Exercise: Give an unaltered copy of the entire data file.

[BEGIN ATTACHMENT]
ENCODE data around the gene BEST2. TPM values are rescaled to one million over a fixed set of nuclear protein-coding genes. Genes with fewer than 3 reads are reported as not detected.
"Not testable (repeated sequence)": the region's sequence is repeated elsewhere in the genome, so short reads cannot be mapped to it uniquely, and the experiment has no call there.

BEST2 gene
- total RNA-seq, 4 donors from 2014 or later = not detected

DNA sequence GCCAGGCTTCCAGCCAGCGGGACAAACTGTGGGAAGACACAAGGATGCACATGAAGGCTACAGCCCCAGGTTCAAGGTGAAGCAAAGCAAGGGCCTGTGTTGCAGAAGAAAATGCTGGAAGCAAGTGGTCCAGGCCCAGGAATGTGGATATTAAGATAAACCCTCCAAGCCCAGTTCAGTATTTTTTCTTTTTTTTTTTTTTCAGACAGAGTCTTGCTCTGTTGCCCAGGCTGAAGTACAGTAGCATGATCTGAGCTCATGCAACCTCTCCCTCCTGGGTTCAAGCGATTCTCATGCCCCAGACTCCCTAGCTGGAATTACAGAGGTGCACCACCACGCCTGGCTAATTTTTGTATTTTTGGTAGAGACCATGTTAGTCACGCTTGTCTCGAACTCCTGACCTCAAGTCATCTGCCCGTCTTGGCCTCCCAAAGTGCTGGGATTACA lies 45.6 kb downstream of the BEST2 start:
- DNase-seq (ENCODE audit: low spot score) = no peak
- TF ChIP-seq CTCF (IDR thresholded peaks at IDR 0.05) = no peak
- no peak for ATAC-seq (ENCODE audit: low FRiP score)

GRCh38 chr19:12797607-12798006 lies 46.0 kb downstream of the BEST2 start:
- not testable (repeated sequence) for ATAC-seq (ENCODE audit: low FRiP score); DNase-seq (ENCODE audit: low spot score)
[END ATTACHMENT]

ENCODE data around the gene BEST2. TPM values are rescaled to one million over a fixed set of nuclear protein-coding genes. Genes with fewer than 3 reads are reported as not detected.
"Not testable (repeated sequence)": the region's sequence is repeated elsewhere in the genome, so short reads cannot be mapped to it uniquely, and the experiment has no call there.

BEST2 gene
- total RNA-seq, 4 donors from 2014 or later = not detected

DNA sequence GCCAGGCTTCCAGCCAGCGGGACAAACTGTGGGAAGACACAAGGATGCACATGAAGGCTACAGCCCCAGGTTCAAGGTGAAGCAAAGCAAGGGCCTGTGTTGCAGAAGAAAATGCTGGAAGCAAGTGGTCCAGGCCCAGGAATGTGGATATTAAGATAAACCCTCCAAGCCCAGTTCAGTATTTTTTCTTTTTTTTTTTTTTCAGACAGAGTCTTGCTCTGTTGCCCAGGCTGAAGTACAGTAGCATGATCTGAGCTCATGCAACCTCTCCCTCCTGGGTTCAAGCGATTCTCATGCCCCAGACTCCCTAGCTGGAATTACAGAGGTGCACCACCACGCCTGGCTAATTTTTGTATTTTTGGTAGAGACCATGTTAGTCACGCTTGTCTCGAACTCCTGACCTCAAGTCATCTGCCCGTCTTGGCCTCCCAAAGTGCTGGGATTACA lies 45.6 kb downstream of the BEST2 start:
- DNase-seq (ENCODE audit: low spot score) = no peak
- TF ChIP-seq CTCF (IDR thresholded peaks at IDR 0.05) = no peak
- no peak for ATAC-seq (ENCODE audit: low FRiP score)

GRCh38 chr19:12797607-12798006 lies 46.0 kb downstream of the BEST2 start:
- not testable (repeated sequence) for ATAC-seq (ENCODE audit: low FRiP score); DNase-seq (ENCODE audit: low spot score)